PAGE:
There’s been a lot of discussion about the importance of “inter-generational” therapy in the sector recently. Put simply – can introducing children and young people into care homes for older people help both age groups?

Channel 4 recently broadcast “Old People’s Home for 4 year olds” which has shone a light on how this practice can support both generations.

For children, it means getting one-on-one attention from a grown up, rather than a parent whose attentions are often on various things at once. For older people, it means engaging with children in a way they don’t usually get the chance to, and invigorates them.

One care home in Grimsby has adopted this practice and routinely invites children into the home to meet with the residents.

During a typical session the children sing songs, engage in interactive dance, and play – with the residents often joining in!

Manager of the Ashgrove Care Home, Debbie Cadey-Ames told the Grimsby Telegraph that the team there “just wanted to bring the young and the old together. When the children come into the residential home, their faces light up.”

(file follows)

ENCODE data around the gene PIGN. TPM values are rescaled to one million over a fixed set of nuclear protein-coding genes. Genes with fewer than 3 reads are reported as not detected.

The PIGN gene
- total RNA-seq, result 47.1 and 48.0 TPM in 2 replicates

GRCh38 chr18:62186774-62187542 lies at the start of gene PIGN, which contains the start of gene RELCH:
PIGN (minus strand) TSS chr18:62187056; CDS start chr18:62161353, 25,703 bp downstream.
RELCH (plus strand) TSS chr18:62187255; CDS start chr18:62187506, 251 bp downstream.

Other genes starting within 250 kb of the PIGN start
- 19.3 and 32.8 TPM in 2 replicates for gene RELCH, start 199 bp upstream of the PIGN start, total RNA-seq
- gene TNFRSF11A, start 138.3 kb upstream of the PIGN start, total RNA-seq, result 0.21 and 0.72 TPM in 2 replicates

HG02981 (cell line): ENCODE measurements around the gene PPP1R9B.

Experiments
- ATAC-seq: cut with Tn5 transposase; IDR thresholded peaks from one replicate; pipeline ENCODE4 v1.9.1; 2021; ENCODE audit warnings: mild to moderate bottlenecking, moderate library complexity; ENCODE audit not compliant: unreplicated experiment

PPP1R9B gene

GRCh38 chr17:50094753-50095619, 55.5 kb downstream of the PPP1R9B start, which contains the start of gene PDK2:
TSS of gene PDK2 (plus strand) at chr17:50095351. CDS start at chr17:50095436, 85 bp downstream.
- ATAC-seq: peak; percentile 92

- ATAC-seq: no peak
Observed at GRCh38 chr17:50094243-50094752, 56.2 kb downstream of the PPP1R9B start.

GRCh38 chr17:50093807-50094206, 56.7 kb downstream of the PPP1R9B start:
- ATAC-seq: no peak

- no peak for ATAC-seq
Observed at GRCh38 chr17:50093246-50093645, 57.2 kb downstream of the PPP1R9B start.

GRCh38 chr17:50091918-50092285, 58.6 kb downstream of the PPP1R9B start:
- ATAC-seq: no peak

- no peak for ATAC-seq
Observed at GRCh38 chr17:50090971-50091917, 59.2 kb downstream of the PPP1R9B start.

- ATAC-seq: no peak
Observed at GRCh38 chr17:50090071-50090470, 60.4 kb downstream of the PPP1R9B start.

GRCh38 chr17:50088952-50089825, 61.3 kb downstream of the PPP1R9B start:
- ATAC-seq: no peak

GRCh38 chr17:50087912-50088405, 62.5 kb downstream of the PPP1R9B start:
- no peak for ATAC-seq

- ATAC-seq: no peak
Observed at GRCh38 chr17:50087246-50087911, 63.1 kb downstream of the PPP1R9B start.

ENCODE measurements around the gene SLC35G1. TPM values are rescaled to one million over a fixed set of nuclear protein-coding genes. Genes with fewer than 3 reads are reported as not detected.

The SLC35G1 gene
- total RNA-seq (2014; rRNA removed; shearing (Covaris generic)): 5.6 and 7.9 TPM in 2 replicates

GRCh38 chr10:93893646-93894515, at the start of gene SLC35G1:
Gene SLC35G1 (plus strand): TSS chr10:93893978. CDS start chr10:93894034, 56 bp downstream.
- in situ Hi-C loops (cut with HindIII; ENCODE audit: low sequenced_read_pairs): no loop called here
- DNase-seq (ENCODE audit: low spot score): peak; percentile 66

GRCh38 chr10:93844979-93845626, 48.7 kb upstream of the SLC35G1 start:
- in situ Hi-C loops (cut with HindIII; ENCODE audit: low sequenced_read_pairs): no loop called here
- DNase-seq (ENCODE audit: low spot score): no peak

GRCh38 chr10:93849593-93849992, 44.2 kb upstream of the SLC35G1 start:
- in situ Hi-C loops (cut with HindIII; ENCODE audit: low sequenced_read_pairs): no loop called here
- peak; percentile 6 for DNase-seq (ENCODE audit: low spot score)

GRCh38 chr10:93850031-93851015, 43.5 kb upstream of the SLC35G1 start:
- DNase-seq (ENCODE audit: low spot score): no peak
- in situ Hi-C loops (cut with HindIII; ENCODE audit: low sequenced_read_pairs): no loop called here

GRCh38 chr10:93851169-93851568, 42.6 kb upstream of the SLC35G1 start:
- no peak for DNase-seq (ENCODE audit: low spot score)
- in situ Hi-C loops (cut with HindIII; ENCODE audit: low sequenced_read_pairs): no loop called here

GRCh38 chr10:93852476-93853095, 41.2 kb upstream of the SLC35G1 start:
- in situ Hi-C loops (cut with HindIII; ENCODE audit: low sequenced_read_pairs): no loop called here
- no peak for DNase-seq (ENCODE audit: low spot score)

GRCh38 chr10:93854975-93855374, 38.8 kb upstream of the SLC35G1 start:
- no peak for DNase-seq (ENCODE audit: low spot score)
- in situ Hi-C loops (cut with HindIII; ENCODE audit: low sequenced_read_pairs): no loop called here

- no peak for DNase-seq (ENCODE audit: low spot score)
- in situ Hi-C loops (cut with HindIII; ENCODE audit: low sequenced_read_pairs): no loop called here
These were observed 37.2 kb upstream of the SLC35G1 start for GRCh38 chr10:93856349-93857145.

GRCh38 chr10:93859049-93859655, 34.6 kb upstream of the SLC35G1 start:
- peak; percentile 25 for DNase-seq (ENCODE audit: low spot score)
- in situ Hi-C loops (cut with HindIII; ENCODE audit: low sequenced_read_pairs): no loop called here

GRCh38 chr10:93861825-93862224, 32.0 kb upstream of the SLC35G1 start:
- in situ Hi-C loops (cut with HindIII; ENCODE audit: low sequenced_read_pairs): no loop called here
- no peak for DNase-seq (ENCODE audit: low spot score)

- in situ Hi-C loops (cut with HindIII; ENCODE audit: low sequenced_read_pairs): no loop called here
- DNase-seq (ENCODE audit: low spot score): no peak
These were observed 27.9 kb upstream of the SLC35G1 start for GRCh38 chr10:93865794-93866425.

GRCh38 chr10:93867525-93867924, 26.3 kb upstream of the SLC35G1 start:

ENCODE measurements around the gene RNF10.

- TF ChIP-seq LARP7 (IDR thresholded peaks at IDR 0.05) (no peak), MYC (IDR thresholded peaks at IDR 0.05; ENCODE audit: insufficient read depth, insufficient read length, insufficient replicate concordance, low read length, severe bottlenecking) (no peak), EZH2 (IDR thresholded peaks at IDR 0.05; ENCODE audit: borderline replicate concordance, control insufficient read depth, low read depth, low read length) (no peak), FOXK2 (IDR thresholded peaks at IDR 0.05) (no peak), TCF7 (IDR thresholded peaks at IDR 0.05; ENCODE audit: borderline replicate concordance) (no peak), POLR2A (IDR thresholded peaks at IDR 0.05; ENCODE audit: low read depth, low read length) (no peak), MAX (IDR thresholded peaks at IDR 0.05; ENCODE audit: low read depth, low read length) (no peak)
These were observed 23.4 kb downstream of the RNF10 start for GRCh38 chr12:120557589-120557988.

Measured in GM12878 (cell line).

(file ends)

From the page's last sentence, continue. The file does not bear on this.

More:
“It brings out so many memories back and they’ve all got so much love to give. It’s enjoyed by all.”

Writing for the Guardian Social Care Network, Kinga Dabrowska wrote about the impact that inviting primary school children into Abbey House Care Home in Swindon made.

“It was fascinating to see how people with impaired communication skills felt motivated and willing to speak to children, to answer their questions, to make a sound,” they write.

“Dementia can manifest itself with challenging behaviour, withdrawal or awkwardness in social interactions. In the presence of children, it all seems to subside, moods lift and alertness resurfaces. No one is indifferent when children are around.”

Indeed, it’s impossible to not be alert or active when children are involved. Perhaps there is something about those who are new to the world and those long old to it that brings them together.

However, the benefits speak for themselves. When both children and adults feel enlivened by the experience of being together, initiatives like these make a huge impact on people’s lives. It’s a free, relatively simple and, it would seem, effective form of practice that all social care teams should consider.